A Survey of Current Regulatory Tools 

We then examine the question of whether the currently employed or proposed sustainability regulations would serve their purpose within the context of private companies. One regulatory approach mainly focuses on integrating sustainability considerations into company directors’ decision-making processes by providing them with broader discretionary power and necessary incentives. This, in turn, requires rethinking and re-designing the corporate purpose and restructuring fiduciary duties accordingly. A recent report by EY prepared for the European Commission, which explicitly supports the stakeholder approach against the shareholder primacy and recommends integrating ESG metrics into executive compensation structures, is a prime example of this regulatory approach. However, no matter how much managerial discretion is granted to board members, one cannot expect a change in corporate behavior as directors of private companies are de facto representatives of the controlling shareholders. Even supposing the stakeholder approach would induce directors to consider ESG-related issues in corporate decision-making, enforcement of such pro-stakeholder fiduciary duties would still be quite challenging in private companies due to a narrower audience with a more limited access to information.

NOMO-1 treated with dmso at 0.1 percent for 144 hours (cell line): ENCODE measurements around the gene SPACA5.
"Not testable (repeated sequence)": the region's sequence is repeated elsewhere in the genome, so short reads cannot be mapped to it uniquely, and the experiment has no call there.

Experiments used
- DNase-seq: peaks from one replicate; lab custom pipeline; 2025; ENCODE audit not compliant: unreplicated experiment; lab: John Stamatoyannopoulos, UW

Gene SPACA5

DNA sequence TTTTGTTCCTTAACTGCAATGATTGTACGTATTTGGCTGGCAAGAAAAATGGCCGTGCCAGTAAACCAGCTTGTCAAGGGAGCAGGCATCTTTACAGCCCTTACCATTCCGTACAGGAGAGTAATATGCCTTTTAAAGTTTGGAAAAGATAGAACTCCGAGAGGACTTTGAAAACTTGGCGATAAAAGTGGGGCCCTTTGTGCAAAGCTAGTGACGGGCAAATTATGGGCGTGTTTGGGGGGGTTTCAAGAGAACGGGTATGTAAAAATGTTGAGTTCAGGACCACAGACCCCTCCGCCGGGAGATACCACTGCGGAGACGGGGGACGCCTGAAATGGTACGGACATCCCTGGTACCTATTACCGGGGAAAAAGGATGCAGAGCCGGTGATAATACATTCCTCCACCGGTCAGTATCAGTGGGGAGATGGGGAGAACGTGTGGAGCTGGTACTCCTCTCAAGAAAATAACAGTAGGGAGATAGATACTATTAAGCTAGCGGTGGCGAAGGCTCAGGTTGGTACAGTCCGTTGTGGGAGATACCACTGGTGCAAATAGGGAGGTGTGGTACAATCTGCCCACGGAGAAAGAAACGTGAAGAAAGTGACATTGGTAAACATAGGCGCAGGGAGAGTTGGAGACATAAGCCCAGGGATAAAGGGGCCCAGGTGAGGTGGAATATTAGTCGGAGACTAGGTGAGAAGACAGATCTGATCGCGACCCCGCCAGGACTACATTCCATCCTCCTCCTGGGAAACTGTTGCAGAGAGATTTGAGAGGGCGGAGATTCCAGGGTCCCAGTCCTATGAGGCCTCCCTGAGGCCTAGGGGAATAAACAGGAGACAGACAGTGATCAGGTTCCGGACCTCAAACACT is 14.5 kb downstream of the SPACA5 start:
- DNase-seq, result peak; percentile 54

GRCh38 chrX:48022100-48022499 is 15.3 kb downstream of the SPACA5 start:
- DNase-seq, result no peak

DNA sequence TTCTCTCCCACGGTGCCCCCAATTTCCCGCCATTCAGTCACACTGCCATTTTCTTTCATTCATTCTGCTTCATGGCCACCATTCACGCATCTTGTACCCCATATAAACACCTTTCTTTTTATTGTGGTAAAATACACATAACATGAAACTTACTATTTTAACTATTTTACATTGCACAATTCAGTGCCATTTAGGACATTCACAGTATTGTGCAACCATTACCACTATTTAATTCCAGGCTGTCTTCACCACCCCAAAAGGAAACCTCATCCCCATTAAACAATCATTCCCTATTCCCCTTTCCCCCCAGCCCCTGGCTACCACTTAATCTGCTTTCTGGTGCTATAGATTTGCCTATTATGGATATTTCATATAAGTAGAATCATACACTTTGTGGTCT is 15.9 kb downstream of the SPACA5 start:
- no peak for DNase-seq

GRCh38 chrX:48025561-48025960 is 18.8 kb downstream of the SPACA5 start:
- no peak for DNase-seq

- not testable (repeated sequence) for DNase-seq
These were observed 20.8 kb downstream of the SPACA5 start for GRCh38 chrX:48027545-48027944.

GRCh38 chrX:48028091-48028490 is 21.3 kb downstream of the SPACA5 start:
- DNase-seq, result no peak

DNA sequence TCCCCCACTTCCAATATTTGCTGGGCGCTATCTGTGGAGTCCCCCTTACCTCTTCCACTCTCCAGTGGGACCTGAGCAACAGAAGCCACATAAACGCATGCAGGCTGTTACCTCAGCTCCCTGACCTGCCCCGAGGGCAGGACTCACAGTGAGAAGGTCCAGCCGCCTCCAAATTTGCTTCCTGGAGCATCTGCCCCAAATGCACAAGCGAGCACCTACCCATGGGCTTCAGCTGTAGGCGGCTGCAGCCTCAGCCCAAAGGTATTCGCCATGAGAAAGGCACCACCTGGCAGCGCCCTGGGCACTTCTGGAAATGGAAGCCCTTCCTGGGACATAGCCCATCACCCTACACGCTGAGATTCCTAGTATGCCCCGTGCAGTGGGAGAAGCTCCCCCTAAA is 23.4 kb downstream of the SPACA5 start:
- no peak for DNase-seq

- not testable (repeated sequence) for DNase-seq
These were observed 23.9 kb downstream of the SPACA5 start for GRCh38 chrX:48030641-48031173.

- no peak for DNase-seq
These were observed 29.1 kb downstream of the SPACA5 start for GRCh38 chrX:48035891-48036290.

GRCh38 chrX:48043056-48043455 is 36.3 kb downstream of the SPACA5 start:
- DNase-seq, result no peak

Besides expanding the managerial discretion of directors, there are also increasing calls for and a growing practice of integrating sustainability metrics into the executive payment models. Making executive compensation sensitive to reaching ESG related objectives has already gained significant traction in the UK and US in particular. However, “paying well by paying for good” may not be a practical tool to incentivize directors in private companies whose interests are already aligned with the controlling shareholders. Either the controller would not adopt such a compensation model in the first place, or the board members would not push aside the controller’s interests and thus run the risk of being removed.